Current research indicates the reliance of gait analysis or assessment to evaluate the quality of movement is pretty mixed. A systematic review published in Gait & Posture in March 2011 identified 240 studies that were qualified for analysis and showed various levels of quality of evidence, ranging from low to high. A lack of any randomized controlled trial may make gait analysis seem less reliable and valid, however, the researchers noted that current evidence tends to point out that gait analysis is effective in helping clinicians make better treatment options and improving patient outcomes. The study mentions that further research is needed to “investigate the higher levels of efficacy.”
Leg and hip asymmetry may not always need to be corrected since the nature of the asymmetry may stem from beyond the biomechanics of movement. For example, a study of stroke patients from the Heart and Stroke Foundation Centre for Stroke Recovery in Toronto, Canada, showed that “damage to the posterolateral putamen was associated with temporal gait asymmetry.” Thus, any damage to the brain and the nervous system can alter how one moves. Another study from Aalborg University in Denmark showed that pain can change a person’s postural stability, which could most likely be an adaptation and response to pain. In other words, pain is the cause of postural change, not always the other way around.
So what can health professionals glean from the Ohio State and Stanford joint study? “When an individual injures a single limb, or is diagnosed with unilateral pathology, the opposing limb is often used as a standard of rehabilitation or as a measure of comparison for determining the level of impairment of the involved limb,” Lambach said. “If symmetry is to be used for diagnosis of pathology or for measuring the success of rehabilitation, it is important to be aware of how much ‘asymmetry’ is considered ‘normal’ in healthy, pain-free individuals. In our study, we found higher than anticipated asymmetry in the knee joint moments and hip joint moments of healthy individuals. Our work suggests that joint moment asymmetry can be present in the absence of pain and pathology. Additional work is necessary to determine whether there is a threshold value of joint moment asymmetry above which pain or pathology more commonly occurs, or if there is any relationship between joint moment asymmetry and the likelihood of the development of pain or pathology over time.”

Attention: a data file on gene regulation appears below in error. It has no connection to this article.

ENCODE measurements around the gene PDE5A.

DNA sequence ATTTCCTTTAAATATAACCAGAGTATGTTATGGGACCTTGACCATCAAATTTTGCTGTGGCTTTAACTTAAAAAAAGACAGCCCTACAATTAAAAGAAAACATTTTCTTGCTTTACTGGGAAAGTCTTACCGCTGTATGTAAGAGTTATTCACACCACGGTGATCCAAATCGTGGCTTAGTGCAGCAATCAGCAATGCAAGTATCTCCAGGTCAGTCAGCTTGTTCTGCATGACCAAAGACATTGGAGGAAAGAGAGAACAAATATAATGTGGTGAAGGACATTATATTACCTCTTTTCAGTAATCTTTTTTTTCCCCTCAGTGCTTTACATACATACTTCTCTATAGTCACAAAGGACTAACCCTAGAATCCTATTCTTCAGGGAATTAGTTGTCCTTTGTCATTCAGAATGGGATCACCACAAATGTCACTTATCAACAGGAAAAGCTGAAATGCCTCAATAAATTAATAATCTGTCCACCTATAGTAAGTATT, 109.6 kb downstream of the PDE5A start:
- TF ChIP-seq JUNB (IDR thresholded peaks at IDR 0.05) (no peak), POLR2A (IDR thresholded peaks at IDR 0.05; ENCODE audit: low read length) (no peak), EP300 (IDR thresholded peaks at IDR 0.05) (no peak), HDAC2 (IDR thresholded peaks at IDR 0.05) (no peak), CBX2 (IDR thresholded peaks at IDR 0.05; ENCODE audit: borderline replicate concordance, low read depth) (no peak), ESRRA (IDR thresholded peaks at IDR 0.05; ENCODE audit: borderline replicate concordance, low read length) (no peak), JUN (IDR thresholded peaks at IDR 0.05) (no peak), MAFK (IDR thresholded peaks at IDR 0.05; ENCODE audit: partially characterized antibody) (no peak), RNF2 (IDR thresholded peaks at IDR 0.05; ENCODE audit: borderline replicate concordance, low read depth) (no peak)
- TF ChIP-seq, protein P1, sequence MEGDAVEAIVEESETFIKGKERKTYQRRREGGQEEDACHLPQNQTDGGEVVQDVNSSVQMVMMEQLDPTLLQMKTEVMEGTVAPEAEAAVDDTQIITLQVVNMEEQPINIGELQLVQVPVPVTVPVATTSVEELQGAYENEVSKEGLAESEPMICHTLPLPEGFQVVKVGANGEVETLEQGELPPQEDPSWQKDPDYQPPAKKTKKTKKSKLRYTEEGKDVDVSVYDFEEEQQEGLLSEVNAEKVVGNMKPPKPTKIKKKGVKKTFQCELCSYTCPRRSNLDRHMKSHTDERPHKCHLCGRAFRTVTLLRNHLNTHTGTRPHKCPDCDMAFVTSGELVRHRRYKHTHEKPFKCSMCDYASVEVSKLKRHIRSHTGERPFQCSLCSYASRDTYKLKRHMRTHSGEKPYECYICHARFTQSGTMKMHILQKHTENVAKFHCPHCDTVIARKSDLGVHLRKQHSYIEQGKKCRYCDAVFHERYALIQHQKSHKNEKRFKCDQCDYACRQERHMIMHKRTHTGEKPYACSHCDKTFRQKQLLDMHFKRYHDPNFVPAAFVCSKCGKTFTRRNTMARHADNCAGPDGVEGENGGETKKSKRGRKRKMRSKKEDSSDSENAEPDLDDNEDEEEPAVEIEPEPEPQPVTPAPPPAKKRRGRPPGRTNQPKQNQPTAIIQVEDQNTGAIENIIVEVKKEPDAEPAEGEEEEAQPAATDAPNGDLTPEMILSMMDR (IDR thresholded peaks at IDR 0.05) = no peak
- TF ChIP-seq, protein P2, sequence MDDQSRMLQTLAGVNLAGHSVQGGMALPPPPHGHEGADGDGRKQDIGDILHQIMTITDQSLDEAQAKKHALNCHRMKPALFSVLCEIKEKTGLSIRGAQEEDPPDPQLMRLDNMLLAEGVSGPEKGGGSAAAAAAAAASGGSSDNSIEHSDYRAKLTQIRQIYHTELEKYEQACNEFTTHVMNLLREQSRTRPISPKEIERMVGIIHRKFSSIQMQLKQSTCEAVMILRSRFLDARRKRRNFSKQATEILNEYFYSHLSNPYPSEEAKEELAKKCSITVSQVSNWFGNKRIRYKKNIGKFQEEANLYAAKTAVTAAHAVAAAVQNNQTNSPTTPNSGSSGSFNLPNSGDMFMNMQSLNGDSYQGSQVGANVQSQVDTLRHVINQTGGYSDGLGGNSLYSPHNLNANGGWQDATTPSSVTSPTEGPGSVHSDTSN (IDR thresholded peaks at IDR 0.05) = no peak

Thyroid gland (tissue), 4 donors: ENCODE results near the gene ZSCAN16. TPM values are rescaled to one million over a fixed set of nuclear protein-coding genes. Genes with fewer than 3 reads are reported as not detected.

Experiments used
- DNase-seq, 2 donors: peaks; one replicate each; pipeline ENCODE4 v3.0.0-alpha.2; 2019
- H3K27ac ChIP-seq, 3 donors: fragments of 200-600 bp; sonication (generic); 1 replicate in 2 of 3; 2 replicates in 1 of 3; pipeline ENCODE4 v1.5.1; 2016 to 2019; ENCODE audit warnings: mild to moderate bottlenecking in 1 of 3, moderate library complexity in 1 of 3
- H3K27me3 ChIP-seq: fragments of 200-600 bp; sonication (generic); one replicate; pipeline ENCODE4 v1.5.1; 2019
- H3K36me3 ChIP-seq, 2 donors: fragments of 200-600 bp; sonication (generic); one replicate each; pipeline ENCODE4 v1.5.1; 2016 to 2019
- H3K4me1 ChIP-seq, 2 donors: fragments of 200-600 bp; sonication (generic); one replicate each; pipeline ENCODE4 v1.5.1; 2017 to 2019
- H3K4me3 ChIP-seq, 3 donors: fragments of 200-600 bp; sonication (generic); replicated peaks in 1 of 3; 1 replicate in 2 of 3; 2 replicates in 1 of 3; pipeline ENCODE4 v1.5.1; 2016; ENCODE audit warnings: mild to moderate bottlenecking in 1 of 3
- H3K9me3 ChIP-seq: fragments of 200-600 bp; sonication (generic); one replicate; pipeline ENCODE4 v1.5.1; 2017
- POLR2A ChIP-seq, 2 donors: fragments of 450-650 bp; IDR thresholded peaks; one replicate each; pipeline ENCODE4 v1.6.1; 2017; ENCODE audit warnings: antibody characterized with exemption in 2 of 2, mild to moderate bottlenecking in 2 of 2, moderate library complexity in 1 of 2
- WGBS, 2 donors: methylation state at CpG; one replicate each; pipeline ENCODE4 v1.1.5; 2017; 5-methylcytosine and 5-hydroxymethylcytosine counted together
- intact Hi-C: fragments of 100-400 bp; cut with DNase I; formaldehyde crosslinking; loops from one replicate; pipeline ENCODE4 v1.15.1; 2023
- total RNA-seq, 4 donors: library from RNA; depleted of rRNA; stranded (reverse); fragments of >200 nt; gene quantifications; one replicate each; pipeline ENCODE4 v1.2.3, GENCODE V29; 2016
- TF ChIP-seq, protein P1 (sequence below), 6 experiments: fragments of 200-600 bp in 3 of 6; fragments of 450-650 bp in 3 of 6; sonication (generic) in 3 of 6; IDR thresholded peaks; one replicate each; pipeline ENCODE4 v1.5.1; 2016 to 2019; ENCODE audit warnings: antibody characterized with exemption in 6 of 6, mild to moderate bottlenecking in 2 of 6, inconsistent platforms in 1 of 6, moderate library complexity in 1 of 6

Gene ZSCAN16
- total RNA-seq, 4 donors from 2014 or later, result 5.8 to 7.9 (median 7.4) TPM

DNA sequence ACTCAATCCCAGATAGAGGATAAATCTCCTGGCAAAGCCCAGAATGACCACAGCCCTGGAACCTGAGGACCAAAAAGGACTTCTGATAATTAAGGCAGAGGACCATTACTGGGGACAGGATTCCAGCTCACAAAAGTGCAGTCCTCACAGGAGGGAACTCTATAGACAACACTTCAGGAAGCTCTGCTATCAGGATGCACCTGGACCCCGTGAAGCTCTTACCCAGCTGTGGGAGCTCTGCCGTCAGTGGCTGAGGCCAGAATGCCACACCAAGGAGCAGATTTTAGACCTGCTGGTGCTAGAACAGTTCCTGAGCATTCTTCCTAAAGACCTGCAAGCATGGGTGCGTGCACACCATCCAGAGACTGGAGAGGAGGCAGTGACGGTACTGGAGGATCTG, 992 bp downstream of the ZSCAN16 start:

Lambach cautioned that the absence of pain in those with leg and hip asymmetry does not always mean that there is nothing “wrong.” “Based on our investigation, we cannot say whether or not there is a correlation between joint moment asymmetry and pain or pathology. None of our subjects had current or consistent lower extremity pain at the time of data collection. It is not safe to assume that the two are not correlated simply because the subjects in this study had higher than expected joint moment asymmetry and yet were healthy and pain-free. Additional research involving patients who are experiencing pain would be necessary in order to test for associations between asymmetry and pain.”
Perhaps, as researchers and clinicians gain a better understanding of movement, pain, and behavior, the obsession with nit-picking and “fixing” every asymmetry in clients’ or patients’ movement patterns can be toned down. Therefore, leg and hip asymmetry do not always need to be “corrected.”
By Nick Ng